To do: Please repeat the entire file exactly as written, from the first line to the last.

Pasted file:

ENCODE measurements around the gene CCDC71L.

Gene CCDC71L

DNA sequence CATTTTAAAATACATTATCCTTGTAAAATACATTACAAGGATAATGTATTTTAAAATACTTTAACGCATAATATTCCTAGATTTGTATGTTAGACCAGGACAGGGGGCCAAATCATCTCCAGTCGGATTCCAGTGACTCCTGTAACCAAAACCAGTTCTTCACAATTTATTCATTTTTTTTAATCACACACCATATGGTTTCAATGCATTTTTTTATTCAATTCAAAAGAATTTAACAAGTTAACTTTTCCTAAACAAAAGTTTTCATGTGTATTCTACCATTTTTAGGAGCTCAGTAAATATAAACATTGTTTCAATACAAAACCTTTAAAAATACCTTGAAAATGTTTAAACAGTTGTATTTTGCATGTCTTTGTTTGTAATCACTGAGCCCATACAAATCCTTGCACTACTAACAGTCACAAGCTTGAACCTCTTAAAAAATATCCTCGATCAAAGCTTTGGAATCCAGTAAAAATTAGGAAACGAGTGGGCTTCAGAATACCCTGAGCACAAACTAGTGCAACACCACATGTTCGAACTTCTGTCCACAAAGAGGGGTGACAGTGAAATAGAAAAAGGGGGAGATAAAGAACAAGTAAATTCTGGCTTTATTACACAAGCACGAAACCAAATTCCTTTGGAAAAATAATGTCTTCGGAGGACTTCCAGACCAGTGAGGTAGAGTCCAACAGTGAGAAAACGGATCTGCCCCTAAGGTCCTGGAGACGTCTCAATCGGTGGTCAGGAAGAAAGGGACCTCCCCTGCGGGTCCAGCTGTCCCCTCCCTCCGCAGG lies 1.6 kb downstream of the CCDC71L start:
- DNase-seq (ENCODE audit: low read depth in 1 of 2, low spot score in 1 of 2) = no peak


ENCODE measurements around the gene CCDC71L.

Gene CCDC71L

DNA sequence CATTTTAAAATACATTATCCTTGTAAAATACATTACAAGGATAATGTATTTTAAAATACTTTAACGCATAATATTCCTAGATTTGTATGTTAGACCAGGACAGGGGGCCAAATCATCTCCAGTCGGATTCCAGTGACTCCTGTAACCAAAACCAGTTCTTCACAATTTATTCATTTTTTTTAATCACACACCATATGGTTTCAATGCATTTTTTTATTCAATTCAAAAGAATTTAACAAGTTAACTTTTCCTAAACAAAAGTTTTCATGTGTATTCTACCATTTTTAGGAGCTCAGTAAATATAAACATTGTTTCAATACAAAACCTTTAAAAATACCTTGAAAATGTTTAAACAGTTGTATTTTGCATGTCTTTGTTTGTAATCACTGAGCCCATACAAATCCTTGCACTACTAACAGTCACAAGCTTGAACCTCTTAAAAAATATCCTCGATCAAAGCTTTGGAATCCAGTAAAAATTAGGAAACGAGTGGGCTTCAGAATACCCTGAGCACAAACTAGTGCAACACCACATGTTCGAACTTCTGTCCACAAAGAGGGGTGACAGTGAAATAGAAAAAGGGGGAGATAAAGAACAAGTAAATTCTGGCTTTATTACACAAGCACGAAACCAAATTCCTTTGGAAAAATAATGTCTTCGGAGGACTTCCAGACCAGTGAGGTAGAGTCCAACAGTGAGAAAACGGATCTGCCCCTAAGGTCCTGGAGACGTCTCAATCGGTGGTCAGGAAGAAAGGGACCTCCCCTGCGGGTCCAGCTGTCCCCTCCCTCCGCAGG lies 1.6 kb downstream of the CCDC71L start:
- DNase-seq (ENCODE audit: low read depth in 1 of 2, low spot score in 1 of 2) = no peak